Yep, that’s Apple Computer’s first logo, drawn by Ronald Wayne. (In case you’re wondering, as I was, that’s Isaac Newton under an apple tree.)
Although it was replaced in 1998, this logo is probably more familiar.
Credit: “Apple Computer Logo rainbow” by Rob Janoff – This vector image was created by converting the Encapsulated PostScript file available at Brands of the World- view/download.Remember not all content there is in general free, see Commons:Fair use for more.. Licensed under Public domain via Wikimedia Commons – http://commons.wikimedia.org/wiki/File:Apple_Computer_Logo_rainbow.svg#mediaviewer/File:Apple_Computer_Logo_rainbow.svg
Finally, here is the current version we all know and (some of us) love.
Credit: “Apple logo black” by Image SVG créé par Utilisateur:Quark67 avec Inkscape à l’aide de la police de caractère Helvetica fournie avec Mac OS X. (Original uploader was Quark67 at fr.wikipedia) – Transferred from fr.wikipedia; transferred to Commons by User:Kyro using CommonsHelper.. Licensed under Public domain via Wikimedia Commons – http://commons.wikimedia.org/wiki/File:Apple_logo_black.svg#mediaviewer/File:Apple_logo_black.svg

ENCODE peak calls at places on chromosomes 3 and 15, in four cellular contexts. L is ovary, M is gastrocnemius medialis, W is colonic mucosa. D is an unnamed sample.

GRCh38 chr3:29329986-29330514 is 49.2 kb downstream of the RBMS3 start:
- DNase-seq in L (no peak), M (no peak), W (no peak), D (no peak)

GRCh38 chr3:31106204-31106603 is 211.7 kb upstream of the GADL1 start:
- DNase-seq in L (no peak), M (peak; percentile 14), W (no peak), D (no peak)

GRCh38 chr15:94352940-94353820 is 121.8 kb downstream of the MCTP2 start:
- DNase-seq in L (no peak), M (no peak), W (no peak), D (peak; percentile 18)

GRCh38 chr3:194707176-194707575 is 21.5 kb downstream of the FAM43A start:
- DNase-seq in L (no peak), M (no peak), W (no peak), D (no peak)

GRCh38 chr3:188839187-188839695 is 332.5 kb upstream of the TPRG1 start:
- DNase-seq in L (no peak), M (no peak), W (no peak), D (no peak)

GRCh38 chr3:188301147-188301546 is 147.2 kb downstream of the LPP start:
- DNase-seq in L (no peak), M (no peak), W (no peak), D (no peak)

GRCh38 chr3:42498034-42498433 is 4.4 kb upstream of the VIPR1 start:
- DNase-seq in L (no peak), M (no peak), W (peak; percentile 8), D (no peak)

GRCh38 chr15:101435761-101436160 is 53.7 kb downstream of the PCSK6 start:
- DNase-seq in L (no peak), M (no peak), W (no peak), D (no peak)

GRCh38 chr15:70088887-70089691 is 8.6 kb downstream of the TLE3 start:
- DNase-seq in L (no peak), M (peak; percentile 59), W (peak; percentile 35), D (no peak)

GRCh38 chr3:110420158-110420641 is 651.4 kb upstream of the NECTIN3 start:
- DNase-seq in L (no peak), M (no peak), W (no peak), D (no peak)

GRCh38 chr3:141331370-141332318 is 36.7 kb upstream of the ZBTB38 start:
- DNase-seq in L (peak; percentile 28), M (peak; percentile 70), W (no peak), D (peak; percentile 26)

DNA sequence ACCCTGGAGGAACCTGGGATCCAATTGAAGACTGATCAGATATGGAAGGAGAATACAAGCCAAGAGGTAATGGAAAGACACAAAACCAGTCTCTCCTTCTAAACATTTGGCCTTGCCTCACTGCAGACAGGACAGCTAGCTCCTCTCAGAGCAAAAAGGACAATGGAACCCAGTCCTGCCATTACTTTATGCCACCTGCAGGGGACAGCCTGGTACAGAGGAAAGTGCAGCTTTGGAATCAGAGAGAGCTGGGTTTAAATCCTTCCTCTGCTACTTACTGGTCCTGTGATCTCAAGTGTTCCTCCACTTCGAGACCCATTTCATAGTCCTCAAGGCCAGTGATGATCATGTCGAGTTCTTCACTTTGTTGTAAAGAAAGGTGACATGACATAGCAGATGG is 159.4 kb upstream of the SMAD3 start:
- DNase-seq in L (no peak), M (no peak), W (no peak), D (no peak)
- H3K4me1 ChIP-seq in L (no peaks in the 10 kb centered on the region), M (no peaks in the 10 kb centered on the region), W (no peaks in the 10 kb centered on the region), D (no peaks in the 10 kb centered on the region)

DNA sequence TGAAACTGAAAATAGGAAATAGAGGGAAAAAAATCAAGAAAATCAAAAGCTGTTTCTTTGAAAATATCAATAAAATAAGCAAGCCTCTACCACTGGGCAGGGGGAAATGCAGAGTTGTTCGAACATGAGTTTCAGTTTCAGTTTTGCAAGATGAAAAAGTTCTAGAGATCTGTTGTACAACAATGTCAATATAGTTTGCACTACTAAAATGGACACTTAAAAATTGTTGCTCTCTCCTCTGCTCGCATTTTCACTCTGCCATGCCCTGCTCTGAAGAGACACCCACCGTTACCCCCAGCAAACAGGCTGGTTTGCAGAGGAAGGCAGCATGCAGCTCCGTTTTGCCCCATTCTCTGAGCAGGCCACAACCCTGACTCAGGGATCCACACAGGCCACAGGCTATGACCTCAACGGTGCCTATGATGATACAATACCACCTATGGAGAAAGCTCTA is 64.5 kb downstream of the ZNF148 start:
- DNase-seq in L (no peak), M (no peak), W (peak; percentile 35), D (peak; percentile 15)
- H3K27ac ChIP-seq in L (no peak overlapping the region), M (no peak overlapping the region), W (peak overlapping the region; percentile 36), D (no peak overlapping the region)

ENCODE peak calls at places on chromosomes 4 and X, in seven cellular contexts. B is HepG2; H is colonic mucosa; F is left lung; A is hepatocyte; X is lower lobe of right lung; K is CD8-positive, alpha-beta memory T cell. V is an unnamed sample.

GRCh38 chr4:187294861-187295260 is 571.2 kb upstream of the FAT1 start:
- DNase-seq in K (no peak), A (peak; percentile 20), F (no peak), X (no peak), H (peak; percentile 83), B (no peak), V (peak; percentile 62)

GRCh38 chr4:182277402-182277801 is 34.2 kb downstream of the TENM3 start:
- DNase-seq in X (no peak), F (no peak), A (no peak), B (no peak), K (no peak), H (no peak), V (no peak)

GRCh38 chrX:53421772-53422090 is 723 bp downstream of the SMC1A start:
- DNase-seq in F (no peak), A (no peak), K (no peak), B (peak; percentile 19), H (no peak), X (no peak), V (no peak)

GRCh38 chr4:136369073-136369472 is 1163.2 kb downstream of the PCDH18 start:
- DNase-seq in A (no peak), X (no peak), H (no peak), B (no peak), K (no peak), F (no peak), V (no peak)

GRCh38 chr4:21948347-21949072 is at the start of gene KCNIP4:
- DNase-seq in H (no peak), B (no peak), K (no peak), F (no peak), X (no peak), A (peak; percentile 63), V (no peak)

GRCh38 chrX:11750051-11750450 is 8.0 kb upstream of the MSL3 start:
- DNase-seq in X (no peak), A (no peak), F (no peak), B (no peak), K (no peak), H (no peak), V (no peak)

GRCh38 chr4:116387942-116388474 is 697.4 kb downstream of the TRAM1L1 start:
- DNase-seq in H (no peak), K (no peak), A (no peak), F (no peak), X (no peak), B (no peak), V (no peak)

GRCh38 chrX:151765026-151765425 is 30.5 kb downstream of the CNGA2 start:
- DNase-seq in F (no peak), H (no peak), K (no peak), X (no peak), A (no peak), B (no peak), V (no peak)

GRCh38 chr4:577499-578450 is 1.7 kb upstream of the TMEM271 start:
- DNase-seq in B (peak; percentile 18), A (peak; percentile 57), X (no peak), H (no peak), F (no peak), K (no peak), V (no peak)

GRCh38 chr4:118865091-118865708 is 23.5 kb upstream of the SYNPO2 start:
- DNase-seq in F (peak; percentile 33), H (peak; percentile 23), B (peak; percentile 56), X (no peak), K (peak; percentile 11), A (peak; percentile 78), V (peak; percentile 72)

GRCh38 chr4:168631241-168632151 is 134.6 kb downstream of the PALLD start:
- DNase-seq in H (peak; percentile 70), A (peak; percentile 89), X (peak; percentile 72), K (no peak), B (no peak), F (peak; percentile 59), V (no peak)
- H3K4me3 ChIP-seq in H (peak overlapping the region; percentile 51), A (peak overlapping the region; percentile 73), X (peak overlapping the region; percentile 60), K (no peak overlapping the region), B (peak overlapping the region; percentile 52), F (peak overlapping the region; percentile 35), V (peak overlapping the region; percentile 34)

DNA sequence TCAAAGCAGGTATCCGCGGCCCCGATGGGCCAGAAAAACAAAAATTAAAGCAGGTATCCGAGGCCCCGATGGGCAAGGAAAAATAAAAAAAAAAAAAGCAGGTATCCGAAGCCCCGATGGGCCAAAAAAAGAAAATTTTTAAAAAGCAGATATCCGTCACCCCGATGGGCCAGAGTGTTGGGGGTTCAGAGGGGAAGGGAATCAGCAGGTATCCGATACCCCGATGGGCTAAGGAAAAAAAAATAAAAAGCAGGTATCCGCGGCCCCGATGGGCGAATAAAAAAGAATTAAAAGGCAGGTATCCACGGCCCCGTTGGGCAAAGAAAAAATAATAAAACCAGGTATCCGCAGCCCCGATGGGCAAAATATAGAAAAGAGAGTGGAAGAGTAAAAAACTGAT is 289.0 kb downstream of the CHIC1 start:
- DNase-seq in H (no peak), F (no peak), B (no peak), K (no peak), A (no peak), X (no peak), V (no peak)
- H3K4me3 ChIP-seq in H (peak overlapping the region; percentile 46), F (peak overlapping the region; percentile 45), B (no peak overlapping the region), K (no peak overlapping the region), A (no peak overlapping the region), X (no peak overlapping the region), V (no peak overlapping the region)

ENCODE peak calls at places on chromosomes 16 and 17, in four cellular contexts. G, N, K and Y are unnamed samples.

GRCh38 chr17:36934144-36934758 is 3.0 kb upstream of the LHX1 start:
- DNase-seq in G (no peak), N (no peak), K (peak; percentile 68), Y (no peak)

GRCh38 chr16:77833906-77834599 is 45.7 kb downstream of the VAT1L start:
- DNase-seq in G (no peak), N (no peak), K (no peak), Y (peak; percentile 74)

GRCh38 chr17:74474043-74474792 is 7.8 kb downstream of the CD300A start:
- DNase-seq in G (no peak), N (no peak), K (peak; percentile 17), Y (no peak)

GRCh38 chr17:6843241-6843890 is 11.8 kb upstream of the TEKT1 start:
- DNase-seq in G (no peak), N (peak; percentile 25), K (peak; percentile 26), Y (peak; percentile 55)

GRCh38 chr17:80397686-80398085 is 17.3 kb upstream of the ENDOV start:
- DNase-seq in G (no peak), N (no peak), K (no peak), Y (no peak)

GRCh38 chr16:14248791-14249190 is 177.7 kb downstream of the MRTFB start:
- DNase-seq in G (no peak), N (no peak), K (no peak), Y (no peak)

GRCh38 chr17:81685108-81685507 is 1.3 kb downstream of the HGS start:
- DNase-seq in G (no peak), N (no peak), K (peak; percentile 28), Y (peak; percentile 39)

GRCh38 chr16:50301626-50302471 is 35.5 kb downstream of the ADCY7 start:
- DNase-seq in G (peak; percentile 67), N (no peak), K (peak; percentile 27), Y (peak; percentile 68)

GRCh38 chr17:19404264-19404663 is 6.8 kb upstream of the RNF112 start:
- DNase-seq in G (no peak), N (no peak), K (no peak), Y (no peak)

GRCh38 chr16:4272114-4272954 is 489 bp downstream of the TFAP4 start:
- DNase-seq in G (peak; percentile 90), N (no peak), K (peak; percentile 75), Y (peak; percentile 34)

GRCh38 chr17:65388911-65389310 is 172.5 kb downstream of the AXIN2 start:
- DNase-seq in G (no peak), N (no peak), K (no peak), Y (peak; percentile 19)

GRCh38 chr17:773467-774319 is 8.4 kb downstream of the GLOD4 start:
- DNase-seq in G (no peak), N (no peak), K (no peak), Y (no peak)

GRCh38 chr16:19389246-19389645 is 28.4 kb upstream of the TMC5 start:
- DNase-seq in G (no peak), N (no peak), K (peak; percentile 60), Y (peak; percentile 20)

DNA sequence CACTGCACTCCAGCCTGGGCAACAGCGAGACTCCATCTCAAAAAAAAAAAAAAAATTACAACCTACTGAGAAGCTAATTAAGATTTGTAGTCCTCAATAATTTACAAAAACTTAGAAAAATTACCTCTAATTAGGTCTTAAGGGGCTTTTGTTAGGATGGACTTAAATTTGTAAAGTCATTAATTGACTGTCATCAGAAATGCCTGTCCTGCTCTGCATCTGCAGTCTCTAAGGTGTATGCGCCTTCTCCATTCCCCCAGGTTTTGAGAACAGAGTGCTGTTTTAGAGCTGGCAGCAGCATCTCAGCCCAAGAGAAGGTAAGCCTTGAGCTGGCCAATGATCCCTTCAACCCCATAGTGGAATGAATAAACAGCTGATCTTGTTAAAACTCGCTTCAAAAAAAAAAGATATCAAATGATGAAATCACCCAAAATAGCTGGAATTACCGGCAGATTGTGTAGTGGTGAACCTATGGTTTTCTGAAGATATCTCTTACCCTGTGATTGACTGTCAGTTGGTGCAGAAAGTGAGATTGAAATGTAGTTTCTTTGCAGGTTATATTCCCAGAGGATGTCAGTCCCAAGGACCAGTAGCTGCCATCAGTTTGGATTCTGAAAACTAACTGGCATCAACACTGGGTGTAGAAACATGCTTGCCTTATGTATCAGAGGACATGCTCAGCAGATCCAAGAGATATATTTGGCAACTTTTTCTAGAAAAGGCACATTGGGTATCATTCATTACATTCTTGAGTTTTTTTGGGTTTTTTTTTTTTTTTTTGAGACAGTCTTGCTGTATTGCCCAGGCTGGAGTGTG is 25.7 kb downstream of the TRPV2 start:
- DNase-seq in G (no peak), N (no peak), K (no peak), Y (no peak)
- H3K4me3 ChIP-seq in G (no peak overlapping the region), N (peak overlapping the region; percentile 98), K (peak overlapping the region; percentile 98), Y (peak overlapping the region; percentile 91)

So if Apple can change its logo, if necessary, so can you.
Next up: your website
Look at your website, and I mean really look at the navigation and all the pages. Notice how fast the pages load. Look at the font, images, copy, and color scheme. Now check your competitors’ sites. Do your competitors have more up-to-date websites with stronger images and more energetic copy? Do their websites load quickly and properly, especially on mobile devices? How does your business’ website compare?
How about your processes and customer service?
Do you make is easy for customers to purchase and use your services or products? Do you answer questions and deal with complaints promptly and politely? Do you welcome customer interaction? Do you do more for your customers than you need to?
What’s your grade?